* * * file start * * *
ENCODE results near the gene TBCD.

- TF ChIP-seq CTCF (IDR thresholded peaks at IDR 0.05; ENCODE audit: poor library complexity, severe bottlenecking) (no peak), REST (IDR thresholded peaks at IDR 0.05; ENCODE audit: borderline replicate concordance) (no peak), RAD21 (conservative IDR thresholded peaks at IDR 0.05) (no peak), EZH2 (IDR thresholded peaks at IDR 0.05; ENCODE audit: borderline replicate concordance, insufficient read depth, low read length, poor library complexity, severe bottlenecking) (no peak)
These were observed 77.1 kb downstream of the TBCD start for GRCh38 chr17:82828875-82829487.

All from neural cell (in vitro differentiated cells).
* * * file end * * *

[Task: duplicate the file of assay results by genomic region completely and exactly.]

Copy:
ENCODE results near the gene TBCD.

- TF ChIP-seq CTCF (IDR thresholded peaks at IDR 0.05; ENCODE audit: poor library complexity, severe bottlenecking) (no peak), REST (IDR thresholded peaks at IDR 0.05; ENCODE audit: borderline replicate concordance) (no peak), RAD21 (conservative IDR thresholded peaks at IDR 0.05) (no peak), EZH2 (IDR thresholded peaks at IDR 0.05; ENCODE audit: borderline replicate concordance, insufficient read depth, low read length, poor library complexity, severe bottlenecking) (no peak)
These were observed 77.1 kb downstream of the TBCD start for GRCh38 chr17:82828875-82829487.

All from neural cell (in vitro differentiated cells).